• 2008: COP14 in Poznań – Progress on the Bali Road Map.
  • 2009: COP15 in Copenhagen – The Copenhagen Accord recognized the need to limit global temperature rise but lacked binding commitments.
  • 2010: COP16 in Cancun – The Cancun Agreements formalized key elements of the Copenhagen Accord, including a goal to limit the global temperature increase to 2°C.
  • 2011: COP17 in Durban – Launch of the Durban Platform for Enhanced Action, initiating negotiations for a new global climate agreement.
  • 2012: COP18 in Doha – Adoption of the Doha Amendment to the Kyoto Protocol, extending its commitment period.
  • 2013: COP19 in Warsaw – Establishment of the Warsaw International Mechanism for Loss and Damage to address impacts of climate change.
  • 2014: COP20 in Lima – Adoption of the Lima Call for Climate Action, paving the way for the Paris Agreement.
  • 2015: COP21 in Paris – Adoption of the Paris Agreement, with commitments to limit global warming to well below 2°C, ideally 1.5°C.
  • 2016: COP22 in Marrakech – Marrakech Action Proclamation for climate and sustainable development.
  • 2017: COP23 in Bonn (hosted by Fiji) – Focus on implementation guidelines for the Paris Agreement.
  • 2018: COP24 in Katowice – Adoption of the Katowice Climate Package, providing guidelines for implementing the Paris Agreement.
  • 2019: COP25 in Madrid (hosted by Chile) – Focus on finalizing rules for carbon markets under Article 6 of the Paris Agreement.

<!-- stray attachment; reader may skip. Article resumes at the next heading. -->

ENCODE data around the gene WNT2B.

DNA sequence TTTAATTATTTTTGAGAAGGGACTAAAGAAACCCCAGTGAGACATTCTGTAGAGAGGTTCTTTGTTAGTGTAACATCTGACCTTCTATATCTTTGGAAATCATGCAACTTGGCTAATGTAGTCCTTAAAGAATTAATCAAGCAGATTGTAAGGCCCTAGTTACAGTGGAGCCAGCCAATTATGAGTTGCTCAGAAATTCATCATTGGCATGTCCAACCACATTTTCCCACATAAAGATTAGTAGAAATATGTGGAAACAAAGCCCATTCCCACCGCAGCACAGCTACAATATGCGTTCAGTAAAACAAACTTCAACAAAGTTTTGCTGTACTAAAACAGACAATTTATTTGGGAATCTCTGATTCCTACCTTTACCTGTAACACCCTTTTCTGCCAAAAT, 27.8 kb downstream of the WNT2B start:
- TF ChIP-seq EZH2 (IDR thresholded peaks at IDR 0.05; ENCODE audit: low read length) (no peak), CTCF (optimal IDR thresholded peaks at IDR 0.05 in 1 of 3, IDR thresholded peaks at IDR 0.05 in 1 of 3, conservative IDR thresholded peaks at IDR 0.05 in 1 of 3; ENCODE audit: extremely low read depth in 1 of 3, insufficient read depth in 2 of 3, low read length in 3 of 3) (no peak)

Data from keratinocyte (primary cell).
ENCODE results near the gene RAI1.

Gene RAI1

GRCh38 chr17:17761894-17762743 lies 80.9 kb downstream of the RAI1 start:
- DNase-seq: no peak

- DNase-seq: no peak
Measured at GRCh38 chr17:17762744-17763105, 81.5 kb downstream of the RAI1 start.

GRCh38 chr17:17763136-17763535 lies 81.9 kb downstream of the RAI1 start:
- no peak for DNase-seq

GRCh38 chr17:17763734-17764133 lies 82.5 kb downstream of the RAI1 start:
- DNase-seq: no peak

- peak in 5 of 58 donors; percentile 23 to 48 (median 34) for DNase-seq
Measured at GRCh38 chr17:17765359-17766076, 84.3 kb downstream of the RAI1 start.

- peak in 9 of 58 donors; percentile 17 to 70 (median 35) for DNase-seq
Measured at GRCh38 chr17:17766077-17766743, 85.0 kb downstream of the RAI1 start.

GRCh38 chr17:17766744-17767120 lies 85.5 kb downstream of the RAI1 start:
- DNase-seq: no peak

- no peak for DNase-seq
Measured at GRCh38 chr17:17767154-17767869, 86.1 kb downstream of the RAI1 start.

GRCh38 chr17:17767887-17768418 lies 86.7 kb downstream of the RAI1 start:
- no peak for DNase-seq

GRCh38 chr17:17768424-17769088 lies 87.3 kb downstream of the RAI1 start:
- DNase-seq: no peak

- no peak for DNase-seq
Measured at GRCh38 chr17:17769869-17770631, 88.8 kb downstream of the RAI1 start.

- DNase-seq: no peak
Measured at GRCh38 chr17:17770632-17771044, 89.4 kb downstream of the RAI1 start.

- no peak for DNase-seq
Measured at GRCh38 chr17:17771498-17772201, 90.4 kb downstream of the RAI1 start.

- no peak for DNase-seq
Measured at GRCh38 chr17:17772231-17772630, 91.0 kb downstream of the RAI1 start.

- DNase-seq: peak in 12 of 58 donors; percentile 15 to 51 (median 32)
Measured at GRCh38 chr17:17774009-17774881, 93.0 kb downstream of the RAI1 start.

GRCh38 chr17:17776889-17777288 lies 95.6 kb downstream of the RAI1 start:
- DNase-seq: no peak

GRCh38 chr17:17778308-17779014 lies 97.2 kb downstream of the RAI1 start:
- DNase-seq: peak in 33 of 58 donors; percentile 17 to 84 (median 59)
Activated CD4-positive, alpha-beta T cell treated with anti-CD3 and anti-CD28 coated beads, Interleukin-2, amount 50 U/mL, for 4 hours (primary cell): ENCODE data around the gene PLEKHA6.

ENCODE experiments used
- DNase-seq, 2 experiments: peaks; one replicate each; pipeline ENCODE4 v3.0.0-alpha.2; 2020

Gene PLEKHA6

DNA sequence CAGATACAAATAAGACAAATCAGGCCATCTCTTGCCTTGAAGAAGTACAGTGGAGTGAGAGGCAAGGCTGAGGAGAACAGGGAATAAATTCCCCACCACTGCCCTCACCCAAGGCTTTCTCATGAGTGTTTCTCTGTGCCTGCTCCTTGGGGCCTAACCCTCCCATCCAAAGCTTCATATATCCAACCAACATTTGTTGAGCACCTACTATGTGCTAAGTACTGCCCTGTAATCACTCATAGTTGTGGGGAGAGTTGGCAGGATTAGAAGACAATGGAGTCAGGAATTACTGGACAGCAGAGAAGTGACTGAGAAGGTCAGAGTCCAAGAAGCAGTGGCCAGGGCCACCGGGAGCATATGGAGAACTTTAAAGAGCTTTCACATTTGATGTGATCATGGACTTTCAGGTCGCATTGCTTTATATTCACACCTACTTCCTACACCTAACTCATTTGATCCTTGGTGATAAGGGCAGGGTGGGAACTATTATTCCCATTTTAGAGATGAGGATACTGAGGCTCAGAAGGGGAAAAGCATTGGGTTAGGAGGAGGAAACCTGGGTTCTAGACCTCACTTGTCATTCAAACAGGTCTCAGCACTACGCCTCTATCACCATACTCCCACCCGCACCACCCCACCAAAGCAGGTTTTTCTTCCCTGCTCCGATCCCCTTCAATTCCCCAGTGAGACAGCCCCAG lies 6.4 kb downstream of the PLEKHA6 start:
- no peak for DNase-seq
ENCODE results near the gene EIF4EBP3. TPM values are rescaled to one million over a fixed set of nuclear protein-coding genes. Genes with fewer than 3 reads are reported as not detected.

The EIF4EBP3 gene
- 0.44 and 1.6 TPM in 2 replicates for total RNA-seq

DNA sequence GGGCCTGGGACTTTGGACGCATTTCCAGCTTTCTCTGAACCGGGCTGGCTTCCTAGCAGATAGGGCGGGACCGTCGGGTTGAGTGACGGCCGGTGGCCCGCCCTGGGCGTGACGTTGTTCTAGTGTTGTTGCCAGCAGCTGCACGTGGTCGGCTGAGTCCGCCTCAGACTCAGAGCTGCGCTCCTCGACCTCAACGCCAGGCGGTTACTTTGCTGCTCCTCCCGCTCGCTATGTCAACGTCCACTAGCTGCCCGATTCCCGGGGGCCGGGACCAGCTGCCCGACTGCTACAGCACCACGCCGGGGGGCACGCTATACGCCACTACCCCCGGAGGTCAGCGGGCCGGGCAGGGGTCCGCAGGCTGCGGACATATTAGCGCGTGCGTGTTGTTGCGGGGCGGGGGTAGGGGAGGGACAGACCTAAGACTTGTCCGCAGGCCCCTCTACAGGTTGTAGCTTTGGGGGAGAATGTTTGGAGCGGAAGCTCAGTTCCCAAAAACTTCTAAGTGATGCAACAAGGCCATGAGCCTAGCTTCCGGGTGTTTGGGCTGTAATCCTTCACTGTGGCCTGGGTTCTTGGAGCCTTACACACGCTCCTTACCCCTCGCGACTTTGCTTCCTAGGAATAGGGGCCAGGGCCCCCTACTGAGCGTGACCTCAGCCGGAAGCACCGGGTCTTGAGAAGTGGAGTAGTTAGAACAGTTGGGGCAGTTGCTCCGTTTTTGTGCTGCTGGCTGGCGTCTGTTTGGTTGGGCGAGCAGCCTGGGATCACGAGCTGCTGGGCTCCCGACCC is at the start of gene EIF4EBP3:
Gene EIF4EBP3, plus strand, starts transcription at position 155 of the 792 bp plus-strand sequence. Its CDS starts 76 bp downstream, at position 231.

• 2020: COP26 (postponed to 2021 due to COVID-19) in Glasgow – Glasgow Climate Pact to strengthen emission reduction pledges.
  • 2021: COP26 in Glasgow – Significant focus on carbon markets and financial commitments.
  • 2022: COP27 in Sharm El-Sheikh – Emphasis on urgent climate action and adaptation, addressing loss and damage, and increasing financial support for vulnerable countries.
  • 2023: COP28 in Dubai – Scheduled to review progress and further global climate goals.
  • 2024: COP29 in Azerbaijan – Scheduled at November, 2024
Notable Aspects of the Conferences

Inclusivity and Global Participation - The COP conferences bring together a diverse range of participants, including government officials, scientists, NGOs, activists, and business leaders, fostering a global dialogue on climate action.

Youth and Indigenous Voices - Recent conferences have significantly included the perspectives of youth and indigenous communities, recognizing their crucial role in driving climate action and their vulnerability to climate impacts.

Technological and Financial Innovation - The conferences often serve as platforms for showcasing innovative technologies and financial mechanisms designed to reduce emissions and support adaptation efforts.

High-Stakes Negotiations - The negotiations can be intense and complex, highlighting geopolitical dynamics and differing national priorities.

Climate Justice and Equity - A recurring theme is the principle of common but differentiated responsibilities, acknowledging that while all countries must act on climate change, developed nations have a greater responsibility due to their historical emissions.

The United Nations Climate Change Conferences are essential in the global fight against climate change. From the early Kyoto Protocol to the landmark Paris Agreement and beyond, these conferences have shaped international climate policy and action. As climate impacts become more evident, the role of COP in fostering cooperation and commitment is more important than ever. For the latest updates and in-depth coverage of these conferences, keep visiting bridges.tv.